Here’s some info from their site:

Nostalgio helps you arrange your photos into a beautiful photo collage and share it with your friends via e-mail, Facebook, Twitter, Tumblr, Flickr, and Instagram.

Featured by Apple in the Photo & Video Essentials and Staff Favorites!

Features:

• Lots of collage templates
• Great variety of frames
• Customizable borders
• Live Camera mode in all frames
• Most popular photo filters: Cross-Process, Black&White and Sepia. You can use them individually on a single photo!
• Pick a layout for your collage
• Choose photos from albums or take new ones
• Use camera simultaneously in all frames to take pictures of the same object and enjoy fun results!
• Tap Random button and let the app create a collage for you
• Rotate and resize your photos
• Save and share your collages in different sizes
• Save and share your images across multiple social networks: Facebook, Twitter, Tumblr, Flickr, and Instagram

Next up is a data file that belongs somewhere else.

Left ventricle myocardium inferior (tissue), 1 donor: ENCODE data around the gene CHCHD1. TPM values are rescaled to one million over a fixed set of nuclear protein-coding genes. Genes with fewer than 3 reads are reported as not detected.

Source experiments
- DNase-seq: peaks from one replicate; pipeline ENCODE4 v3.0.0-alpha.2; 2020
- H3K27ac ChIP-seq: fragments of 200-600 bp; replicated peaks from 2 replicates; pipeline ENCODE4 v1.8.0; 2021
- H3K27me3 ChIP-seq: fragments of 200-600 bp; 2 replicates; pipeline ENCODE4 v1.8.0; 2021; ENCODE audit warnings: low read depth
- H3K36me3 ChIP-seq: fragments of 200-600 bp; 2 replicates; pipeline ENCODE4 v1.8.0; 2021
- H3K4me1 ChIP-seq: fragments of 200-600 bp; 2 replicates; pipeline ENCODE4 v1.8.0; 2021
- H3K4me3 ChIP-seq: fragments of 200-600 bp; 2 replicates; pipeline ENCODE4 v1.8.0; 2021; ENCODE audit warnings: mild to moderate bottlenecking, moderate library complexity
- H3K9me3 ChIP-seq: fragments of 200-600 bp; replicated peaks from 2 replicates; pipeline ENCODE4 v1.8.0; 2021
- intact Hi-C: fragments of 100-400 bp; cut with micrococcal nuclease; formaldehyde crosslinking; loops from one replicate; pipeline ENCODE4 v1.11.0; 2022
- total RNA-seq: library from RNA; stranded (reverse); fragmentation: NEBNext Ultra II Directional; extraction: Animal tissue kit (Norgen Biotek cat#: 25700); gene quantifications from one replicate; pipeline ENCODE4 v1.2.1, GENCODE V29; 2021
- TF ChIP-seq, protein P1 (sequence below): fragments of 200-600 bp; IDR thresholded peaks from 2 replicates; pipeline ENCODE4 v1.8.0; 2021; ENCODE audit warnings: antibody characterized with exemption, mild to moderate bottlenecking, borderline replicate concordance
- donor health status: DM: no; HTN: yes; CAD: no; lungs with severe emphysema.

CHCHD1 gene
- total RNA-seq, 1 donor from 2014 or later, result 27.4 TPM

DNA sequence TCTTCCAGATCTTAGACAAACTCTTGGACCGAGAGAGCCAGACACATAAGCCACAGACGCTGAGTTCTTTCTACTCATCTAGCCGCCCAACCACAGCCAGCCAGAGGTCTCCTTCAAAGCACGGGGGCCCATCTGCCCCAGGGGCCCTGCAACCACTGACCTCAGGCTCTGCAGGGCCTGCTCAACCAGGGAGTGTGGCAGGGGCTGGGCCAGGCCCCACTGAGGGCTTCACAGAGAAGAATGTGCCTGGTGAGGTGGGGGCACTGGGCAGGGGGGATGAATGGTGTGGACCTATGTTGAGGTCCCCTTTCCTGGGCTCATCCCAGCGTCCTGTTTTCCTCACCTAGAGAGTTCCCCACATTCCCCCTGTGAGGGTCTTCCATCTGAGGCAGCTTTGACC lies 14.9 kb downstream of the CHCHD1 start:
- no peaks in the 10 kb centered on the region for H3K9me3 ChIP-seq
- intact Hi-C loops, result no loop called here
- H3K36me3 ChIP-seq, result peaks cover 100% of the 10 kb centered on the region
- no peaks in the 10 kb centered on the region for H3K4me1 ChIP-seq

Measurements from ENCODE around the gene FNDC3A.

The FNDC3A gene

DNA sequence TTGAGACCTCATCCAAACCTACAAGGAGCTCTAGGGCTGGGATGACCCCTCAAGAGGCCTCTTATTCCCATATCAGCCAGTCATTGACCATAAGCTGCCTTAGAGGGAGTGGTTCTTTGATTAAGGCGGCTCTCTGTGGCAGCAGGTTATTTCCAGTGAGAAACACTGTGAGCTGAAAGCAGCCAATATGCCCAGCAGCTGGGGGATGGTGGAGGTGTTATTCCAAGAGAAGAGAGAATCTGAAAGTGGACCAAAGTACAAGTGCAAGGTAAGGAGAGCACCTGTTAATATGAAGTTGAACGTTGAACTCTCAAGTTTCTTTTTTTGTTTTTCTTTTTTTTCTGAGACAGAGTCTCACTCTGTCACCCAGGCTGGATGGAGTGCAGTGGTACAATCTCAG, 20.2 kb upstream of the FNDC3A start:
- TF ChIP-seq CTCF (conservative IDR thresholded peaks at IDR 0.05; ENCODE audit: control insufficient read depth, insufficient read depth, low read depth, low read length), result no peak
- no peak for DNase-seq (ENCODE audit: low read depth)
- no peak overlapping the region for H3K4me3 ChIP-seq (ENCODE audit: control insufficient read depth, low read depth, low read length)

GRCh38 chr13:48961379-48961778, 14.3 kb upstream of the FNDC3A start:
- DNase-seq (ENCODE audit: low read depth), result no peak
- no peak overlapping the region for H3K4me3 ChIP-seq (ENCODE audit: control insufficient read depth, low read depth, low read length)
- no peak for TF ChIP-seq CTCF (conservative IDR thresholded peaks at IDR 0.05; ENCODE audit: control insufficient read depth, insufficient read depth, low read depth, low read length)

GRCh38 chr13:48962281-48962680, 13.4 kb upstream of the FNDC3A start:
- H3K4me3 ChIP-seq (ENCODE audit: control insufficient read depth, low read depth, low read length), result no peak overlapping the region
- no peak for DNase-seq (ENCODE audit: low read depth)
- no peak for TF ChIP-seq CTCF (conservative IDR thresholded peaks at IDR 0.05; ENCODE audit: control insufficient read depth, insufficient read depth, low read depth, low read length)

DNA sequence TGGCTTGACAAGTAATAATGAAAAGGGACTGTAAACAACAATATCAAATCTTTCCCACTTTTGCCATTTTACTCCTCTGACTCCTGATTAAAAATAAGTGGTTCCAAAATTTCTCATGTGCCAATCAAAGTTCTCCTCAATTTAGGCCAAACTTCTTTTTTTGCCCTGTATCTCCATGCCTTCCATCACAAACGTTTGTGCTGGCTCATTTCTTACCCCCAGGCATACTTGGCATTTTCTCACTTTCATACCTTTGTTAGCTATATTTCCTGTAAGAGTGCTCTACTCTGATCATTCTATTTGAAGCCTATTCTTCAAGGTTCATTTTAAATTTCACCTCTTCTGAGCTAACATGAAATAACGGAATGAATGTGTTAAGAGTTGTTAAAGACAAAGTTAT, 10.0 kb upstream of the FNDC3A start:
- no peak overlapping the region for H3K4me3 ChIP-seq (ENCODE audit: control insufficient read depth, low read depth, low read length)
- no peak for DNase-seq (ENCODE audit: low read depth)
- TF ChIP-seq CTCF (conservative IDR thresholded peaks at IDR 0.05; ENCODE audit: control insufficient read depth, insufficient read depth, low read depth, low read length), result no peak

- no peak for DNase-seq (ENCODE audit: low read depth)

Experiment – we’ve done everything to ensure the perfect result!

It takes a little bit to get used to how you place the photos, and you might have to try a couple of different templates to find the configuration you like best (which means you’ll have to start over again with the selection of pictures) BUT – its worth it. If you don’t follow me on Twitter or Facebook, you missed a few collections of pics of my little one who is quite the character. She has a very expressive face, and being able to show a few different faces she’s made on one shot is the best.

This app allows you to create the shots you want first, then you can either save it to your device and be done or you can share it.

You will have to connect all your accounts which as always takes a little time to set up.

Again, being able to put these collages into Instagram was the best-and so yes-if you start listing out the steps for creating these shots for Instagram specifically, I’m talking about:
1. Taking pictures.
2. Turning the photos into a collage of sorts via Nostalgio and then
3. Putting them into Instagram and then
4. Editing it and THEN
5. Sharing them.

If you don’t mind all the steps and using multiple apps and screens – then check it out. (It’s easier if you’re just saving them or sharing via Facebook etc.).

 

App Highlight: Nostalgio